As an international group we are lucky to have supporters, members and followers all over the world, some of our videos now receive well over a million views from over 100 countries.
We thought it would make for an interesting short story to hear from some of these people and see if others out there would like to add to how they heard about us and what we do.
Of course, the place to start is with one of the co-founders of Legenda, Talis Esmits, as its probably one of the most common questions we get asked is about how and why the group do the challenging work we choose to do. In an average year we will recover over 1,000 soldiers and have since our founding in 1999 recovered around 20,000 soldiers, but there is still plenty more to do, as Talis says...
“I’m a farmer – when a farmer ploughs a field, he starts from one side and keeps going until he finishes it or collapses – that is a farmers nature. This work won’t be finished until the last soldier is found but that won’t happen in my lifetime. There are sadly 10,000s of soldiers left and I won’t finish ploughing this field myself’.
The trauma of war and the scars it leaves are of course well known but the recovery of the missing, even many years later is now known to help heal those psychological scars. One of our supporters Alexis is an advisor to the United Nations Development Programme, his career has taken him around the globe from Liberia, Libya, Somalia and Sierra Leone in Africa to Pakistan to name just a few and as he states.
“In my humanitarian and development career, I have worked in many countries in crisis and post-crisis situation. I reside in a post-genocide country in Africa, namely Rwanda, and I have learned that, in addition to all that might have negatively impacted people’s socioeconomic life, missing loved ones and not finding their remains, have a devastative common denominator to affected families and friends. I have followed very closely the amazing expert work accomplished by Legenda in assisting the Latvian Government to geo-localize and find missing people victims of WWI / WWII and it procured within me a huge hope that very soon this will help our Governments resolve a long pending issue including the inextricable psycho-trauma situation of families and friends who lost hope in finding and burying their loved ones with dignity.“
This background is interesting as it feeds to the very heart of this sensitive issue and to the families of those directly affected. Barbara Simpson is a follower and supporter of the group whose family and indeed her own past are directly and intrinsically linked to events in Kurland.
Barbara’s story is going to feature as Part 1 in our new series of blog posts ‘The Missing of Kurland – Cases Studies’ but some of her thoughts I will share here as they are so relevant to this article.
‘My German mother, pregnant with me, had had to flee from the advancing Russian Army in West Prussia : my Wehrmacht father died in Kurland, in November 1944, according to an eye witness, a fellow soldier, who saw him die from his wounds.
Being the daughter of a Wehrmacht father killed in November 1944 I shall never know for sure if his remains have been found, or ever will be. All I can do is hope ... I am a ‘Legenda’ fan, because they are doing what must be done… I believe that when you give your life for your country you should be entitled to a decent burial and some acknowledgement… Thanks to Legenda, I do not feel as alone, as I once did. May all those who died RIP, as they deserve to ...Their families will not forget them. Thank you, Legenda. No other cause is more worthwhile.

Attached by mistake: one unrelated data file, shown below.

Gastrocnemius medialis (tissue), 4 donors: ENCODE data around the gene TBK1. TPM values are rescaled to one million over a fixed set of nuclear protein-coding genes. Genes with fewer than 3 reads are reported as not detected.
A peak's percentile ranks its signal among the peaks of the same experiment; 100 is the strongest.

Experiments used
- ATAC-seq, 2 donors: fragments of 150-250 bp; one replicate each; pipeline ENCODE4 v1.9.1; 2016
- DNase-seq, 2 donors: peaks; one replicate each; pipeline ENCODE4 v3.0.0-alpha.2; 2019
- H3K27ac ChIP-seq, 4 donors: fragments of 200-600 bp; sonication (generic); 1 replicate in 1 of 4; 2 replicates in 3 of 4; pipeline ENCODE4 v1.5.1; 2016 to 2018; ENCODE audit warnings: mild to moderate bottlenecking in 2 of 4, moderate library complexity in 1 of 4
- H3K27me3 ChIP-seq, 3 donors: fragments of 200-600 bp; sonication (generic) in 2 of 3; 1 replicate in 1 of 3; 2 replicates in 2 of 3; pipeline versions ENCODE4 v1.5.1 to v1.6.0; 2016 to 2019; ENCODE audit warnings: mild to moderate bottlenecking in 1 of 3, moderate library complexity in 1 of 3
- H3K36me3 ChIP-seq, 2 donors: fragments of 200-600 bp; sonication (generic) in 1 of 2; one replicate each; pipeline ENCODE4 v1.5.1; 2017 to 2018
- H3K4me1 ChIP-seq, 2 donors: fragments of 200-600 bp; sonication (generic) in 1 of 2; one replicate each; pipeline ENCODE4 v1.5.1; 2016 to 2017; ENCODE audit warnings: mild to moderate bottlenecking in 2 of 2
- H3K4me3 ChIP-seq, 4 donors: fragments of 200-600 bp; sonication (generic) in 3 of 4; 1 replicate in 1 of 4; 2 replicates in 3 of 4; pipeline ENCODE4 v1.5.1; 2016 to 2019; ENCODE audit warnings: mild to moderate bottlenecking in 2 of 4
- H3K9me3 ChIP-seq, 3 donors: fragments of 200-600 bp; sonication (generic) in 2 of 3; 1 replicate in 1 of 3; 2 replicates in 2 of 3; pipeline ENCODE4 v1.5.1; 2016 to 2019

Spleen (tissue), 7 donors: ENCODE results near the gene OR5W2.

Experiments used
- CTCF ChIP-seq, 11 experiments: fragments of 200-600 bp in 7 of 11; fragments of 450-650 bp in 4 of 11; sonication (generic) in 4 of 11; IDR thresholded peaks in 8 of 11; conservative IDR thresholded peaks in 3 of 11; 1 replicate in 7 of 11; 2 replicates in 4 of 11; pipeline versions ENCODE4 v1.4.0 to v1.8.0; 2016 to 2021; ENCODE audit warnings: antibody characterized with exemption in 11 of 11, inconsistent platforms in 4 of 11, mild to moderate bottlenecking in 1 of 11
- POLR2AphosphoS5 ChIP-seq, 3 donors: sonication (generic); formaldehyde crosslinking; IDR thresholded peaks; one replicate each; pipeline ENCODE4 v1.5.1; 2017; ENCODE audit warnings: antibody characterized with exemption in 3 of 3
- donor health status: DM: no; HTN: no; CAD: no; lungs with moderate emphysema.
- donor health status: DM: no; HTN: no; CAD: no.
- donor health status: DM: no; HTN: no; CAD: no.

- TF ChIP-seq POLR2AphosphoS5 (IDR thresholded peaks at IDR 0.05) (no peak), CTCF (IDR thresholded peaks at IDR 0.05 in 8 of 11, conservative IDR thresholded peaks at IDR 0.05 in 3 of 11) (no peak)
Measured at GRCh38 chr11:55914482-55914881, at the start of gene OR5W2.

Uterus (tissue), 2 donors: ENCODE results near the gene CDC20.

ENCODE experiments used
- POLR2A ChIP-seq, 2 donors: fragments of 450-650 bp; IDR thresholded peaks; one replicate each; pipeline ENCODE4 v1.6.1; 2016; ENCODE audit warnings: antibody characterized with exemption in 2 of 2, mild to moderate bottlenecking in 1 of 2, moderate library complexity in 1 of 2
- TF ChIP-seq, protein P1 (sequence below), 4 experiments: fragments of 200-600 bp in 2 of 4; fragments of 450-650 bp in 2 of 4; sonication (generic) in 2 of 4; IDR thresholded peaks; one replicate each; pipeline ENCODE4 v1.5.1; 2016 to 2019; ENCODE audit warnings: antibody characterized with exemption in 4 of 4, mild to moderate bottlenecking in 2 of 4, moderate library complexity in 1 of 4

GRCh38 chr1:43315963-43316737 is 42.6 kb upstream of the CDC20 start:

There is so much more to this story and one we are excited to tell in the near future…
As stated we are incredibly humbled to have gained the level of support we now enjoy, both in numbers and quality of people from around the world, we are a small close knit team and try our best to do the right thing in difficult conditions.
Colonel David Carson MBE served as a reservist in the British Army and wrote to us in regards to the work we do.
‘Without your efforts these soldiers would have no known grave and their relatives would only know that they were missing in action. Allowing them to be given a proper burial and where possible their name on a grave marker which is so very important, and restores dignity to them in death, after years remaining lost and unknown.''
''I have some experience of practical Archaeology, and from what I have seen and read you carry out your excavations with care, and respect the remains you uncover. You take great care in recovering evidence of identity in terms of personal items. You are also most importantly liaising with the appropriate authorities in dealing with any unexploded ammunition and ordnance.
I am also impressed that there is no attempt to turn this venture into one of financial gain by the selling of any of the items you excavate, and that you either donate to museums or keep these for future research and display. Having served as a reservist in the British Army, I understand how important it is to give all soldiers regardless of which side they served on a proper burial so that their sacrifice is never forgotten.
Thank you for all that you do on behalf of the fallen, and I hope one day to be able to visit one of your excavations.
We also hope David that in the future you will be able to join us, the pleasure would be all ours.
Finally, having opened with Talis I think it’s right we close with him as he shares his final thoughts on this piece...
‘Soldiers who have been left on the battlefield, their graves forgotten, have been betrayed’.